Makai Ocean Engineering is preparing to commence operations on grid-connected ocean thermal energy plant the BigIsland in Hawaii, US.
Said to be the the largest such plant in operation, the facility is designed to generate clean power using changes in ocean water temperature.
It will adapt the ocean thermal energy conversion (OTEC) process, and use deep, cold seawater and surface seawater.
OTEC is said to be a clean power source, environmentally sustainable, and able to provide massive levels of energy.
Ocean surface water will vapourise a low-boiling liquid, such as ammonia, to drive a turbine that will generate electricity.
Cold water from the ocean floor will be used to condense and cool the ammonia, and the process is repeated.
Makai Ocean Engineering is an engineering and design company that offers submarine cable software and services, marine pipelines, seawater air conditioning (SWAC), ocean thermal energy conversion (OTEC), underwater vehicles, and general marine engineering and R&D.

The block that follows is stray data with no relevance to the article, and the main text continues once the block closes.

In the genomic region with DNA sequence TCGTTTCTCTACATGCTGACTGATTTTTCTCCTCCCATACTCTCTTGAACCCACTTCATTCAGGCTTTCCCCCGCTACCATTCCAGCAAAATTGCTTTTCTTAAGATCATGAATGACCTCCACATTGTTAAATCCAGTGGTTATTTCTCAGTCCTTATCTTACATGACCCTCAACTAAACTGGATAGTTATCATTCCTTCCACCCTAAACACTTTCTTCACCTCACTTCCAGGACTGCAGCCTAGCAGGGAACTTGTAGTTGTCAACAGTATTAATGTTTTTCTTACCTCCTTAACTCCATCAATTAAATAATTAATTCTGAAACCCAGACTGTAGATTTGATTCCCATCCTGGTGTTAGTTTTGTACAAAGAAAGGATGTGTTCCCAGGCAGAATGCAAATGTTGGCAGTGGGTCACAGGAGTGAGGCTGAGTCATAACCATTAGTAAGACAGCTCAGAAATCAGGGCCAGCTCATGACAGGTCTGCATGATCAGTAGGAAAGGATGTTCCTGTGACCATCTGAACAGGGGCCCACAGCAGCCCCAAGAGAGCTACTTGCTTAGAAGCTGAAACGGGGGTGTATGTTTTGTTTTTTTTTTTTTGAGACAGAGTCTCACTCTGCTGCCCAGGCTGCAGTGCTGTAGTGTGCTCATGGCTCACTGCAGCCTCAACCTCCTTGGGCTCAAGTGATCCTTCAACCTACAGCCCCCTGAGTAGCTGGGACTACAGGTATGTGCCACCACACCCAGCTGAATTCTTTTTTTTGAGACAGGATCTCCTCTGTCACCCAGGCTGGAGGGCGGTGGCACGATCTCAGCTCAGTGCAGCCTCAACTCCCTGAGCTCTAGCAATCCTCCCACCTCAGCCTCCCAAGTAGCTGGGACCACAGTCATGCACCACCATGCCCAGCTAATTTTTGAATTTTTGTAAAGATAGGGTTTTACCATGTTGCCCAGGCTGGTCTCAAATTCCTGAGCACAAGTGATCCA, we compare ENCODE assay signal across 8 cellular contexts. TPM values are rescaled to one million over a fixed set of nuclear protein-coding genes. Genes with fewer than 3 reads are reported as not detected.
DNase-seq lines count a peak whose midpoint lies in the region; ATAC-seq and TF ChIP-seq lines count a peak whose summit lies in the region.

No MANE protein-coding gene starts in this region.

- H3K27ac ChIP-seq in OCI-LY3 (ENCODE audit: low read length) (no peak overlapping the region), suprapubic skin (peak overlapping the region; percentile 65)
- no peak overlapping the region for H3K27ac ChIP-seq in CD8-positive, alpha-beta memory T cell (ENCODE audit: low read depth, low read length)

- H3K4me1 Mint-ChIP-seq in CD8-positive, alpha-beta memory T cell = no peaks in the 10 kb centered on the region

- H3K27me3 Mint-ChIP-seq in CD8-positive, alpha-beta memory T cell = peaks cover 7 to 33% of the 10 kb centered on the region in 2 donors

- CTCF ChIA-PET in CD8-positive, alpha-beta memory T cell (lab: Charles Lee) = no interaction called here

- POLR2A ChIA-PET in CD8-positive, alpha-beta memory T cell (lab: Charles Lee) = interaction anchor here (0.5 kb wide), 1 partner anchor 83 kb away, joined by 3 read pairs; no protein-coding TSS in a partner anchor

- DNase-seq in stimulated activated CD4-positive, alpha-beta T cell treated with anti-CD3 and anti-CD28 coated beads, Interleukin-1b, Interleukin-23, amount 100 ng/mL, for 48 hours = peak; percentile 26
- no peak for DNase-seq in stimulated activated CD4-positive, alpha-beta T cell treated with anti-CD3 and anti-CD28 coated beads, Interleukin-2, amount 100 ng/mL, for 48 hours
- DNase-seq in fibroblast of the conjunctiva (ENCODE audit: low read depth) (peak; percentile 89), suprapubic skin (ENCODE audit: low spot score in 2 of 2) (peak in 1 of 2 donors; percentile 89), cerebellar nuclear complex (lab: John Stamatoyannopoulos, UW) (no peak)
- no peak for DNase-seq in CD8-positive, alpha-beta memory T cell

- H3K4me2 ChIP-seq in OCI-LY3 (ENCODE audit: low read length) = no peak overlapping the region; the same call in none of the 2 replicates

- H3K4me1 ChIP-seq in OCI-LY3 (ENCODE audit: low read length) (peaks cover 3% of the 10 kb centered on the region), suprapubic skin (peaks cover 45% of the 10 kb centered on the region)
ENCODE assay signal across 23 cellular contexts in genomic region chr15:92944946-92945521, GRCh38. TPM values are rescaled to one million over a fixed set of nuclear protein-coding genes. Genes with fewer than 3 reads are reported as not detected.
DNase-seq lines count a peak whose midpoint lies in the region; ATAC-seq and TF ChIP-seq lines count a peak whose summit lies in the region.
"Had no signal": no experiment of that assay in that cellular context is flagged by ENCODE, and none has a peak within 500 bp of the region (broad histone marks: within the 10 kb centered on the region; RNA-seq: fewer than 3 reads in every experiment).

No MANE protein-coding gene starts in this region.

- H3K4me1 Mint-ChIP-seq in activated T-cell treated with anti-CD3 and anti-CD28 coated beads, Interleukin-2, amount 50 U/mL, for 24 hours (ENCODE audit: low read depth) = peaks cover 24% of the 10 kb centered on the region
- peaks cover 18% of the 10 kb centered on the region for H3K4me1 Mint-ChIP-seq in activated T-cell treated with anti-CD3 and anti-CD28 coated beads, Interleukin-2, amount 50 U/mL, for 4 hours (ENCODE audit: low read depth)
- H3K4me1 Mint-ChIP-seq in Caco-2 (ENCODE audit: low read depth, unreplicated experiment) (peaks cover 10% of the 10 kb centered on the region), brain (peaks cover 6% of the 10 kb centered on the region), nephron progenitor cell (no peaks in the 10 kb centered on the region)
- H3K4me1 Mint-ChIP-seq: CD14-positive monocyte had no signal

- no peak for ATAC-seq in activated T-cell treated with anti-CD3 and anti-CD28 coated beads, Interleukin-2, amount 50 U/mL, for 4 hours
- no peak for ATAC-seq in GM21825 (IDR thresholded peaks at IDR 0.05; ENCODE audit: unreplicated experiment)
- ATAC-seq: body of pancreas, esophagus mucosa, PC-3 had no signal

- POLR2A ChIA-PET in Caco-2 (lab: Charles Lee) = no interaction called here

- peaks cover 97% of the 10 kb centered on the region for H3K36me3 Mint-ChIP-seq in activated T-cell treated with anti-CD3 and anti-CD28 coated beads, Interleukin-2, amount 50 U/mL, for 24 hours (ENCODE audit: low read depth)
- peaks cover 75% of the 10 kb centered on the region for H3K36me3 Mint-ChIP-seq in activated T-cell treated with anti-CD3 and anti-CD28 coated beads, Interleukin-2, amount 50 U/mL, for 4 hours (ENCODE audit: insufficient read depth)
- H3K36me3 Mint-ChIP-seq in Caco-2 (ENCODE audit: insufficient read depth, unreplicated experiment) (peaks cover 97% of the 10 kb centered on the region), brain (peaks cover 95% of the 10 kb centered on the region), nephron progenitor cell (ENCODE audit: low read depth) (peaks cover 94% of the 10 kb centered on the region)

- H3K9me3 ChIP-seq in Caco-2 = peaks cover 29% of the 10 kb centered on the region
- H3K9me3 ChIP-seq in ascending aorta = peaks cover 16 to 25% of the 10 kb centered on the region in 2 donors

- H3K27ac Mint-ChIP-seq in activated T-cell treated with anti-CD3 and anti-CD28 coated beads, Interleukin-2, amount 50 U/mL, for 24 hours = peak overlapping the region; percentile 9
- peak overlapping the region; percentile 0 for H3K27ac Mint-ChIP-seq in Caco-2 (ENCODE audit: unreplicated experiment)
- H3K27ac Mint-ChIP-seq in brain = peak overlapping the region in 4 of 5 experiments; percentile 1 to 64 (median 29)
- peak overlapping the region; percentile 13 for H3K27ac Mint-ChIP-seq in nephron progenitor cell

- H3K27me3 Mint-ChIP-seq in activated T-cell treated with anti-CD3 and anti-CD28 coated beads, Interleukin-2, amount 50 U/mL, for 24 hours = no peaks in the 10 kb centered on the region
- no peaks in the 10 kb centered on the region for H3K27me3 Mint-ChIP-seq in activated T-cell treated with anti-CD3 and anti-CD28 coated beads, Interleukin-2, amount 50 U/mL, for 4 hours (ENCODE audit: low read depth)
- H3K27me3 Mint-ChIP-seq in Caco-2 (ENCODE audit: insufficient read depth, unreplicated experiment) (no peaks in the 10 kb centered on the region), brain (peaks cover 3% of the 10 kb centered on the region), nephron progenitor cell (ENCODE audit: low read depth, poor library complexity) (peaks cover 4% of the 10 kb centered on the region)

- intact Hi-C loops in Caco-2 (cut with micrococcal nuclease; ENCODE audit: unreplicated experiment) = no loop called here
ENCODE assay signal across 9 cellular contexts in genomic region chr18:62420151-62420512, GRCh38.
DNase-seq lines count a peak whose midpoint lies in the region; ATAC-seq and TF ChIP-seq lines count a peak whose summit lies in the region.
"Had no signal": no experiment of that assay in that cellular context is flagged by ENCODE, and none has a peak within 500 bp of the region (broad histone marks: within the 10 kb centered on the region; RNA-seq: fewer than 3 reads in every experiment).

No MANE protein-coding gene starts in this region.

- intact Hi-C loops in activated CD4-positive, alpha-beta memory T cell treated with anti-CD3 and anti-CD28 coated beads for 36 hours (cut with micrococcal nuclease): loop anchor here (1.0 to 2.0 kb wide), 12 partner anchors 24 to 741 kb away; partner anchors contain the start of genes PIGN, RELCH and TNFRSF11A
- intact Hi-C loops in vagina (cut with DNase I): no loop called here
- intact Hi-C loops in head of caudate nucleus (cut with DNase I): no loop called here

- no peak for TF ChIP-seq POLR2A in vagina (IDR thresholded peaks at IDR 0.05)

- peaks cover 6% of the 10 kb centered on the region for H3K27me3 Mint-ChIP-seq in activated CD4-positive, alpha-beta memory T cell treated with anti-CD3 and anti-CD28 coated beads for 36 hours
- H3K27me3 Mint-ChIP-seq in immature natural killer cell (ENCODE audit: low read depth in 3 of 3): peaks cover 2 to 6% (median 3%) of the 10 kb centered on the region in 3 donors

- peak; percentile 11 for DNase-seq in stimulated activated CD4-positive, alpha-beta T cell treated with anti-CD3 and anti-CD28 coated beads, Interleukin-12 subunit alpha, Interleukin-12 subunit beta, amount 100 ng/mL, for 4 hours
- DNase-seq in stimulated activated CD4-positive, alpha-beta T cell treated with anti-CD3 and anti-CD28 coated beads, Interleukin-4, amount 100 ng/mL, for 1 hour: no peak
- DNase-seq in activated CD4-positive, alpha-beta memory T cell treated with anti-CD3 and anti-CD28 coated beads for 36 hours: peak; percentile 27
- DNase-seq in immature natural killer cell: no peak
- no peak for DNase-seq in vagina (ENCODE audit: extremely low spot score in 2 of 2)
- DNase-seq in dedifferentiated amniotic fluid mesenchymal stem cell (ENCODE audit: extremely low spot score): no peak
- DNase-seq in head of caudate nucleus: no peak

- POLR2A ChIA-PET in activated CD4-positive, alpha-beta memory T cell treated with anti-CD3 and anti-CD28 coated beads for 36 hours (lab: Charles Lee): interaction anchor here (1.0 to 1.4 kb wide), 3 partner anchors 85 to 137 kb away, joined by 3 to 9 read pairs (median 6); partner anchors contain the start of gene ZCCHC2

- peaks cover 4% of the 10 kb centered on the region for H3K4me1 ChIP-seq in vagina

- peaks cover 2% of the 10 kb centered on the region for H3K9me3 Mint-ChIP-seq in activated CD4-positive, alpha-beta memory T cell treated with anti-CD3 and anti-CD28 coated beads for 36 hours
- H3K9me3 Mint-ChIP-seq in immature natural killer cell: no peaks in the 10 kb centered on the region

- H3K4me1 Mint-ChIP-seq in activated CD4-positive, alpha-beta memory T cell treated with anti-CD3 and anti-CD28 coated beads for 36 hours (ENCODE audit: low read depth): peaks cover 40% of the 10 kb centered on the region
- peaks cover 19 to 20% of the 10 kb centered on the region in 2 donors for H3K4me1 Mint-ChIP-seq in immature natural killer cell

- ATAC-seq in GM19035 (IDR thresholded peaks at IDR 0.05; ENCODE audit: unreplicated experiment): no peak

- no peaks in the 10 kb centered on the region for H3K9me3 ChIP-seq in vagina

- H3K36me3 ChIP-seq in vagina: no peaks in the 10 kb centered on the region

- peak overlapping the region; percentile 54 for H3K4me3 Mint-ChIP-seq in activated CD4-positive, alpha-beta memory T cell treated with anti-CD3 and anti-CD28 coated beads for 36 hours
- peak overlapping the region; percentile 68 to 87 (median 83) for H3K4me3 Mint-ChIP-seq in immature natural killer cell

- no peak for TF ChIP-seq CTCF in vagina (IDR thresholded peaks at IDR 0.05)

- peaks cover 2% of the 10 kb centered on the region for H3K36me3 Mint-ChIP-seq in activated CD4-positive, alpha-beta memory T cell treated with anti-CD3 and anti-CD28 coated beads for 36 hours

Earlier this month, the company opened Marine Corrosion Laboratory (MCL) in Kailua-Kona, Hawaii.
Located at the Natural Energy Laboratory of Hawaii Authority (NELHA), the MCL will perform research, development, testing and evaluation (RDT&E) in the field of marine corrosion.
The centre will also work on advanced alloys and manufacturing techniques for heat exchangers, which will be corrosion-resistant, low-cost, compact and highly efficient.
In 2013, Makai Ocean Engineering received a $3.6m grant from the Hawaii Natural Energy Institute, and the Office of Naval Research to further develop the OTEC technology.
Image: OTEC facility at Keahole Point on the Kona coast of Hawaii. Photo: Public Domain.